It is in the nature of engineers that we focus on doing a good job. Precision in our work is essential, yet in the modern, digital world, this isn’t enough. Engineers need to recognise the importance and value of engaging with and informing our customers throughout the service relationship.
Over recent years, online trade has brought a revolution in how we all do business; Initially in retail and now increasingly in the commercial environment.
The bottom line is transparency and the availability of accurate, relevant data that customers can use to plan and make decisions. Delivering this information effectively is an opportunity to build trust and confidence. Additionally, if a customer has the information he needs and trusts the source, he feels less need to have met the supplier.
By leveraging the data management and communication power of technology, new business models have emerged which are rewriting the rule book. A leader in this revolution is Amazon.
This got me thinking about Amazon’s sophisticated online trading model and how engineering companies can learn from the whole Amazon experience.
Amazon is easy to find and easy to use. More importantly, Amazon nurtures and develops very carefully to encourage trust and certainty.
Useful information at every stage
Amazon keeps customers well-informed at every stage. As a result, If items are in stock, the system lets you know. If out of stock, it advises you. You receive advice and updates if there is a delay. When your order is despatched you receive notification, normally with tracking details. Some Amazon logistics suppliers even give you a one-hour delivery slot.
Therefore, everyone wins. Information gives customers confidence. Meanwhile, by keeping everybody in the loop, Amazon creates loyalty.
Customer service opportunities for engineering companies
As I said at the start of this article, too often, engineering companies take the view that doing the best possible job is paramount and if that means customer service takes a hit then so be it,
These days, such views are anachronistic. Customers want and often need, to know where their job is up to. Actually, making this information available will enhance customer relationships. Even so, companies will see such engagement as a time-consuming distraction from the real work. It really doesn’t need to be so.
This is where technology comes in. Any modern engineering business relies on technology to manage jobs and internal information flow to let all members of the team know where we are up to with a particular piece of work. So we have the information, what we typically don’t have is the infrastructure to make this information appropriately available to our customers – a lack which can be perceived as a major barrier to progress.
Amazon’s world is online. They employ teams of developers dedicated to improving information flow and customer experience. Engineering companies like our own don’t have such luxury. Our world is more physical. Even so, I believe that we can provide an equivalent level of service. However, we must be realistic.
A practical approach
Most engineers aren’t going to stop being engineers – their core services remain the same. What we can do is recognise the benefit and value to customers.
Following the Amazon example, a good starting point is to establish and publicise three critical timelines.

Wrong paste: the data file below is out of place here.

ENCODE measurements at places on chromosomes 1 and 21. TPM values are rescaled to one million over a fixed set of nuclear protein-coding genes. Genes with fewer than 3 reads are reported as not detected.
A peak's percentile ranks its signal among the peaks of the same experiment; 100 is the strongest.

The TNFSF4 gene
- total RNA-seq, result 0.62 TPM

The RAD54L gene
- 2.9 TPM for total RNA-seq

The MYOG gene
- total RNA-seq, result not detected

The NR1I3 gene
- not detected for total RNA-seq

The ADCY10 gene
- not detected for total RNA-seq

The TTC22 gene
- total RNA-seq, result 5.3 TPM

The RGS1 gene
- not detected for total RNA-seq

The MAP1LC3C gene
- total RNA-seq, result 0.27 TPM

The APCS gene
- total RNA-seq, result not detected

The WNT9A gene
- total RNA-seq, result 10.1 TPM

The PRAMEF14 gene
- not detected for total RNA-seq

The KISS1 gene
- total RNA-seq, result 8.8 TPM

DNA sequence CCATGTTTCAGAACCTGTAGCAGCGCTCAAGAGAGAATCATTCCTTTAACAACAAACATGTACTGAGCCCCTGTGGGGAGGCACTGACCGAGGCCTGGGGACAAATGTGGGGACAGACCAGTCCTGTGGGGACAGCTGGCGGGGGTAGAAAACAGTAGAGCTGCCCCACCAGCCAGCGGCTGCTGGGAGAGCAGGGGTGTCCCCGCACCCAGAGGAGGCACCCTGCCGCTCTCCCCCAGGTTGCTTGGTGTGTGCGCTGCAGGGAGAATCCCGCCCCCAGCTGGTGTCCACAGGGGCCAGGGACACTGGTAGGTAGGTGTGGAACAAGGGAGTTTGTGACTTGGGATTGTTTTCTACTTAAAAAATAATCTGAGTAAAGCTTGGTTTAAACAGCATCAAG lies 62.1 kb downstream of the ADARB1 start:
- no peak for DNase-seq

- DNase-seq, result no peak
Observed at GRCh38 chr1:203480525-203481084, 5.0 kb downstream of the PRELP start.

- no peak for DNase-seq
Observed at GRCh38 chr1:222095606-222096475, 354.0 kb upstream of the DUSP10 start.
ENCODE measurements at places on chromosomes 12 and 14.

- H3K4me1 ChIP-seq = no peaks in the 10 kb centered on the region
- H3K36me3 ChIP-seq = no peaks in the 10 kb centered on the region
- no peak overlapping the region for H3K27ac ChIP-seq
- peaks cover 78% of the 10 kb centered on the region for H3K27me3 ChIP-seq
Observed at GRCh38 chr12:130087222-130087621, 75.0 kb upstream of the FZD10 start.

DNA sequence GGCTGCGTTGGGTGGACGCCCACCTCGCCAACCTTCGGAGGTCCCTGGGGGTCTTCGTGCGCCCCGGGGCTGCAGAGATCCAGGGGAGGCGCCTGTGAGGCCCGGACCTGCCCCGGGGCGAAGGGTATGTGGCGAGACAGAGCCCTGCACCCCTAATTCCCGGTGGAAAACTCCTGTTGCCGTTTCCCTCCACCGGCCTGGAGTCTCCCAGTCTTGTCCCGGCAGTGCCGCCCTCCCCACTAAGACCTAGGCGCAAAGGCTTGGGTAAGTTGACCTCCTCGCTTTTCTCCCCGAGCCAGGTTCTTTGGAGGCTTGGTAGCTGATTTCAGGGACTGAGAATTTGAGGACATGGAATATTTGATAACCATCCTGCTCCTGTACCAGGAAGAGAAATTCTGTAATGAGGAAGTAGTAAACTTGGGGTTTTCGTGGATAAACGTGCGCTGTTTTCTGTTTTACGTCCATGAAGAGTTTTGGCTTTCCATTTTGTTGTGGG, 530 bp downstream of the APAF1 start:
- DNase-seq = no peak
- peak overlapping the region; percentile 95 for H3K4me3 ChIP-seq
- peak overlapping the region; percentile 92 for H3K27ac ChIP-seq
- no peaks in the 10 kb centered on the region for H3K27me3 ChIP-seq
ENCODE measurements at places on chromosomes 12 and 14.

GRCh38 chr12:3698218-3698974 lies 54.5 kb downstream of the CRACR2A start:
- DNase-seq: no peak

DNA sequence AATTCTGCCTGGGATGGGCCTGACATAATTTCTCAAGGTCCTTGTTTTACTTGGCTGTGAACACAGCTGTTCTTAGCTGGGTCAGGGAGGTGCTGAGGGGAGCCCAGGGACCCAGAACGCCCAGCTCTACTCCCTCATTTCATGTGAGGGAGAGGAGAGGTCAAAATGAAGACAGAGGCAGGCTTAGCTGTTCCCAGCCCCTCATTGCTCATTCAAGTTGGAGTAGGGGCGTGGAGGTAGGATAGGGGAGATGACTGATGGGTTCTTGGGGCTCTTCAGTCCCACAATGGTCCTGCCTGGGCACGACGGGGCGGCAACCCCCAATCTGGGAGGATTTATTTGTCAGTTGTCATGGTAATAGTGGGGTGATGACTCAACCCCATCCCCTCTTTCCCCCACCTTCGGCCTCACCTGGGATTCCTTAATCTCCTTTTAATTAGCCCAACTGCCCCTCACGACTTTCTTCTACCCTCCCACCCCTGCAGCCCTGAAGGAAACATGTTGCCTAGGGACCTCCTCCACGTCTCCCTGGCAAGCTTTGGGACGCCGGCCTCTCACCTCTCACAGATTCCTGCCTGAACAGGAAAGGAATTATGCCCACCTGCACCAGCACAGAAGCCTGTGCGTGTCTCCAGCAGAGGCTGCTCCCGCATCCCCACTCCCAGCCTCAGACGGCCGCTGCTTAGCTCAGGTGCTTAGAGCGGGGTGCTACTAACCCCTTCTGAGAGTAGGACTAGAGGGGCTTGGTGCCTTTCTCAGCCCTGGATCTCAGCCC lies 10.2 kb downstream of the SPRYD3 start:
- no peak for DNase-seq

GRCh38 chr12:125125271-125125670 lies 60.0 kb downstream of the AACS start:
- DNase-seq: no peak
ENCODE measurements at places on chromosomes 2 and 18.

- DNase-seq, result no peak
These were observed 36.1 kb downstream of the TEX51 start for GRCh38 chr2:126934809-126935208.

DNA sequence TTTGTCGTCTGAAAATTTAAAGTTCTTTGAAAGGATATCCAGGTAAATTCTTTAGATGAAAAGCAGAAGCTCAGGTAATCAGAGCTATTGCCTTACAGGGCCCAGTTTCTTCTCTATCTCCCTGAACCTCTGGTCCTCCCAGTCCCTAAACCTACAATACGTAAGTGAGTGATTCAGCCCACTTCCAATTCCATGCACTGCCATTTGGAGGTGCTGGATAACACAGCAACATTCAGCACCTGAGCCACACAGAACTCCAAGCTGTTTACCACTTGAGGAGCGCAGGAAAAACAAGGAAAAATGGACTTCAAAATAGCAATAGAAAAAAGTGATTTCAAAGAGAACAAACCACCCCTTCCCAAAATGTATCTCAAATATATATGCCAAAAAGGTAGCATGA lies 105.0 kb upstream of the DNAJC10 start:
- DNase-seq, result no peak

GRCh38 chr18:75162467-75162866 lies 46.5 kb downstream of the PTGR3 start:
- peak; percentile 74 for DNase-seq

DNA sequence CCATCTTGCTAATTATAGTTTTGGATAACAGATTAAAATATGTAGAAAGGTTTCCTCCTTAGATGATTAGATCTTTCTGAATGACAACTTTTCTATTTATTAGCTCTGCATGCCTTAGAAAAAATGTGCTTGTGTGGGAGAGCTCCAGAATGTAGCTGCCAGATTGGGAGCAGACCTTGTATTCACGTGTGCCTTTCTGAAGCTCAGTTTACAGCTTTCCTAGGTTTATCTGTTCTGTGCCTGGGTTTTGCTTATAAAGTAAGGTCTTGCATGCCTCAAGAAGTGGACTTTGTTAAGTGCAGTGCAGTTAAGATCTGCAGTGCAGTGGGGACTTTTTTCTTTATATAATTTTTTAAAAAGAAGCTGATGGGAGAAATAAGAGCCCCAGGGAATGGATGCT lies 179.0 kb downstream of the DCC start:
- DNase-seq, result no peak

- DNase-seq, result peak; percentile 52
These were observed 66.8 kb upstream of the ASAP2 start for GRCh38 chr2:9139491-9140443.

These need to:
- Acknowledge all enquiries swiftly
- Provide detailed, costed work quotes rapidly
- Notify customers of scheduled despatch details for finished work
It could be as straightforward as facilitating customer emails direct from internal planning systems so that a simple ‘tick-box’ will automatically send customers a suitably formatted email when:
- Enquiries are logged
- Jobs are costed
- Product is scheduled for despatch
A progression from these ideas can lead to the development of a secure online portal linked to your website where customers can log in 24/7 for an update.
If you feel your business isn’t ready for these ideas, be careful. I believe it won’t be long until you won’t be in business without them!
Shorter turnaround times have value
It’s important to show customers respect in terms of cost-efficiency, quality, and especially time management. Cutting lead-times down from many weeks at the supplier’s convenience to just two or three weeks when customers face urgent production deadlines has bottom-line value. Yes, increasing your engagement with customers will put demands on your business but there is a payback. While development will require the investment of time and money, once established, customer engagement can be a seamless asset to your business going forward.
An engaged, informed and satisfied customer is a loyal customer.
Rome wasn’t built in a day…
Developing a fully integrated CRM (Customer Relationship Management) system is a major investment but this shouldn’t be a barrier to progress. It is often possible to adapt existing systems quickly and inexpensively to make relevant information readily available to customers by email or phone. A simple example might be to ensure customer facing admin staff have the knowledge to navigate company systems to answer queries directly without having to go away, find the answer then call back – all very time-consuming!
To finish, consider this:
Back in 1994 when Jeff Bezos founded Amazon, he announced the company would not sell yard brushes – too difficult to pack and ship!
Searching for ‘Yard Brush’ on Amazon UK this morning gave me 1,737 different results – many available on next-day delivery!
Map out your own business processes to pinpoint opportunities where you could improve specific customer engagement points. Some of these are likely to present solutions more readily than others.
Start with these to make a real difference. As your customer engagement confidence grows, who knows where it might lead you…